Throughout the challenges and hardships of this adversity, Oi Yin has been a wonderful example of the power of calming down and problem-solving. She has been doing all this fully cognizant that no new true medical advances have been made in treating pancreatic cancer for over forty years! Most people facing this would want to give up. Not Oi Yin! Not only is she fighting for her life, she is fighting for her two children Sienna and Derek, ages eight and eleven. An even more powerful twist in this story is that Oi Yin's late husband, a healthy, non-smoker, died of lung cancer five years ago at the age of thirty-six. She is the only living parent of these two children.

I have battled my emotional eating tendencies in the face of divorce, parenting struggles, and plenty of every day challenges like many of us face. But it was not until the past year and half that I have had the emotional eating "road test" of my life with Oi Yin's battle for her life. Many days I never thought I'd get through the profundity of it all. I still struggle and get tempted to eat mindlessly. But I also know that eating whatever I can stuff into my face to gain a false sense of comfort (and gain weight as well) is not going to help me.

What gets me through is healthy self-soothing. For me, this means reaching out to supportive friends, hitting the gym regularly, writing out my daily gratitudes, praying, watching motivational videos, and last but not really least, closely monitoring my daily food intake. In the problem-solving department, I have extensively researched pancreatic cancer treatments, assisted Oi Yin as best I can with her health care needs, and proudly accompanied my Oi Yin and her children to Washington, D.C. to lobby for pancreatic cancer research funds in conjunction with Pancreatic Cancer Action Network. I have also attended all the cancer charity events I can to feel a sense of service to these powerful causes. In addition, I have done my best to stay on top of daily demands I don't really like, such as paying bills. These skills in self-soothing and problem-solving help me stay grounded to fill myself up without mindless eating and continue to manage my weight.

One woman I recently coached for weight loss reclaimed her self-soothing abilities by exploring new forms of music and bird watching. Turning to problem-solving, a few years ago to I helped another coaching client make a huge connection. He changed the meaning of his occasional hunger right before my eyes. Putting on our problem-solving hats, we had explored how even when he was compulsively eating, he often still felt hungry! This was a huge insight for him (and me, too). This powerful realization both soothed him and gave him a problem-solving mindset to address his overeating. He switched his view of the challenge of caloric accountability from "restricting" to "responsible monitoring" of his daily calories. This change in perspective was key for him to reframe his emotional hunger.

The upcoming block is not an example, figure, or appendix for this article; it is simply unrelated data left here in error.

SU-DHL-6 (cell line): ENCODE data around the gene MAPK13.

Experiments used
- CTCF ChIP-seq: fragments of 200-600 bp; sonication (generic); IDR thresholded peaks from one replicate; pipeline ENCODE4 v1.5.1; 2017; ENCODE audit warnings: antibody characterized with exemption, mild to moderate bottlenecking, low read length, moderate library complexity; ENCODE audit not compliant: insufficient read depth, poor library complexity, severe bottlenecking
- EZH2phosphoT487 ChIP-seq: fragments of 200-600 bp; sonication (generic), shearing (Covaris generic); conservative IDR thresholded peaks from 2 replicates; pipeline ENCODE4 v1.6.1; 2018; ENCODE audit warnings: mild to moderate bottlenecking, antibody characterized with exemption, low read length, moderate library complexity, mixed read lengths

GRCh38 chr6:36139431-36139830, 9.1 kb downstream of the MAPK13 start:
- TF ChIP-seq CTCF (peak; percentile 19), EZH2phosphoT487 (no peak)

So no matter what weight obstacles you face, remember that healthy self-soothing and problem-solving will get you to a better place. If you have a propensity to emotionally eat, as I do, and you really want to get your weight under control, before you do anything else, take a close honest look at how you self-soothe and problem-solve. As I have described above, there are many ways to self-soothe and problem-solve in healthy ways. Music, prayer, pets, yoga, exercise, reading, sports, writing, automotive tinkering and repair, gardening, and hiking, are just a few examples. There are far more than I can mention here. The key is to realize that soothing yourself and solving problems in healthy ways are crucial to be emotionally healthy and to help you lose and manage your weight.

Jeffrey Bernstein, Ph.D. is a psychologist, parenting and relationship author, weight loss coach, and executive coach with over twenty-two years' experience. You can visit his website at www.drjeffonline.com.

 

Jeffrey Bernstein, Ph.D., has authored four books, including 10 Days to a Less Defiant Child.